27 Jul 2015

Publication: What modulates the oxidative stress response in pathogenic microorganisms?

Sirtuins are an ancient family of NAD+-dependent deacylases connected with the regulation of fundamental cellular processes including metabolic homeostasis and genome integrity. We show the existence of a hitherto unrecognized class of sirtuins, found predominantly in microbial pathogens. In contrast to earlier described classes, these sirtuins exhibit robust protein ADP-ribosylation activity.

In our model organisms, Staphylococcus aureus and Streptococcus pyogenes, the activity is dependent on prior lipoylation of the target protein and can be reversed by a sirtuin-associated macrodomain protein.

Together, our data describe a sirtuin-dependent reversible protein ADP-ribosylation system and establish a crosstalk between lipoylation and mono-ADP-ribosylation. We propose that these posttranslational modifications modulate microbial virulence by regulating the response to host-derived reactive oxygen species. Oxidative stress has been recognized as a critical factor in human disease, aging, and the immune system function. Rack et al. report a structural and biochemical analysis of a sirtuin/macrodomain system modulating the oxidative stress response in pathogenic microorganisms via reversible protein ADP-ribosylation.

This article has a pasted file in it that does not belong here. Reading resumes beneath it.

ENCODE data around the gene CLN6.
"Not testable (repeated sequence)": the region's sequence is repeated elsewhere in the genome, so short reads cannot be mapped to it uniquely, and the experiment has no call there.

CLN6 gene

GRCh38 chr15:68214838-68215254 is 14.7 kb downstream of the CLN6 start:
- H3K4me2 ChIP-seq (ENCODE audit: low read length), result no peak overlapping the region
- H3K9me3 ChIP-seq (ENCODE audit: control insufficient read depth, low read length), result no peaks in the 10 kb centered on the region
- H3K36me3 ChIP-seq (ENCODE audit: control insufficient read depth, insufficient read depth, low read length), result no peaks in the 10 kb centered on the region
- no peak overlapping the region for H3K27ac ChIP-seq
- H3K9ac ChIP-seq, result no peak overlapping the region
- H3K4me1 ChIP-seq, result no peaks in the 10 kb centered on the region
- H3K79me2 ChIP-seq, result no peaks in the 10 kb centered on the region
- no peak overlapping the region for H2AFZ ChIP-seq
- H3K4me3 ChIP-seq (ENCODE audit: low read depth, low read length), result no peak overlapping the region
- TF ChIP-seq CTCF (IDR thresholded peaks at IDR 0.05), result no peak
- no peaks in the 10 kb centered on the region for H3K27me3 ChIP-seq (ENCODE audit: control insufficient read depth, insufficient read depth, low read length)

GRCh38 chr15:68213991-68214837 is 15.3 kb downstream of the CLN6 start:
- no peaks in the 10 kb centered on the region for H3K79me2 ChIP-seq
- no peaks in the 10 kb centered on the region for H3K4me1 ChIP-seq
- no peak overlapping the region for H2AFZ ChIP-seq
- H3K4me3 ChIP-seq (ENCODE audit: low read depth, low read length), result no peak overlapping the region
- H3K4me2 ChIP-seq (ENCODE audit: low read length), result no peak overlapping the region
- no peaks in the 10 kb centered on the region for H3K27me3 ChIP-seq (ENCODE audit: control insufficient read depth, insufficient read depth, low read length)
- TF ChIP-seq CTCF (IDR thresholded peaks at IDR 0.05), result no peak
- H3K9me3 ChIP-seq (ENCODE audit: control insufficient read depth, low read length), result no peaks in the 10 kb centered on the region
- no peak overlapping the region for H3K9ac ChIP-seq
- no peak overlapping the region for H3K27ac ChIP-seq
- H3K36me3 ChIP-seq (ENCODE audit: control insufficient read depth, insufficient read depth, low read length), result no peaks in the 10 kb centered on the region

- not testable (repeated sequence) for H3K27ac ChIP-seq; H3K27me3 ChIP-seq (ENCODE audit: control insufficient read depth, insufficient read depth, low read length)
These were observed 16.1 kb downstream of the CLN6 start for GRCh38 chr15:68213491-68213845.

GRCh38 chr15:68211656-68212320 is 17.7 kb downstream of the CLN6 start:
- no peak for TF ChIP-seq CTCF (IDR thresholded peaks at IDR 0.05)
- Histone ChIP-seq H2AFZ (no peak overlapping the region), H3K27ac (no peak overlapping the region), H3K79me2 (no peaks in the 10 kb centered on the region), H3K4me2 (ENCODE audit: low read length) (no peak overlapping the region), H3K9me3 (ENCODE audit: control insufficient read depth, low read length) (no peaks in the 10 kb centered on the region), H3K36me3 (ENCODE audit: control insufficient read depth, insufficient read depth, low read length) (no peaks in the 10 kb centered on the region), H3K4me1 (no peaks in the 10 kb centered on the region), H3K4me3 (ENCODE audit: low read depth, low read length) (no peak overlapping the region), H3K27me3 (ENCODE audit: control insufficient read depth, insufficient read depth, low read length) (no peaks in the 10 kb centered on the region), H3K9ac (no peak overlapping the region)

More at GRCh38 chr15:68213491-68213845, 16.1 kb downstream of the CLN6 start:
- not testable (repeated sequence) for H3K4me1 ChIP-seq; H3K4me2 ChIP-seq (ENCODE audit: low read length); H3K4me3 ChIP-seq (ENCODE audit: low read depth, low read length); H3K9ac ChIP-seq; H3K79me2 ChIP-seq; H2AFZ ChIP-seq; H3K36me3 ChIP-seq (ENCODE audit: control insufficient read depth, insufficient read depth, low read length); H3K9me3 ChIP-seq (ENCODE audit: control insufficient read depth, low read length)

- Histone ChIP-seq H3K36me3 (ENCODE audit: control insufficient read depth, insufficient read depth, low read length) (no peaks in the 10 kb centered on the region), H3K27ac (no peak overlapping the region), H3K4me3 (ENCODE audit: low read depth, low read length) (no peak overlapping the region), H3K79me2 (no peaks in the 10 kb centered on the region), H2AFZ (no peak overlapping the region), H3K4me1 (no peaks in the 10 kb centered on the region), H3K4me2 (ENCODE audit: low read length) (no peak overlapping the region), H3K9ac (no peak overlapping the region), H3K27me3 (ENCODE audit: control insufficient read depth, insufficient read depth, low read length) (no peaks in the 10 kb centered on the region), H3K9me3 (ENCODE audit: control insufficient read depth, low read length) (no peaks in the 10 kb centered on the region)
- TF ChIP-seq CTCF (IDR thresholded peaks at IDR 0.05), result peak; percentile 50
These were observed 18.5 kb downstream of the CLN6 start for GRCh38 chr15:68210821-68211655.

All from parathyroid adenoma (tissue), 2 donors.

Reference: Rack, J.G.M., Morra, R., Barkauskaite, E., Kraehenbuehl, R., Ariza, A., Qu, Y., Ortmayer, M., Leidecker, O., Cameron, D.R., Matic, I., Peleg, A.Y., Leys, D., Traven, A., Ahel, I. Identification of a Class of Protein ADP-Ribosylating Sirtuins in Microbial Pathogens. Molecular Cell 59(2), 16 July 2015, pp.309–320

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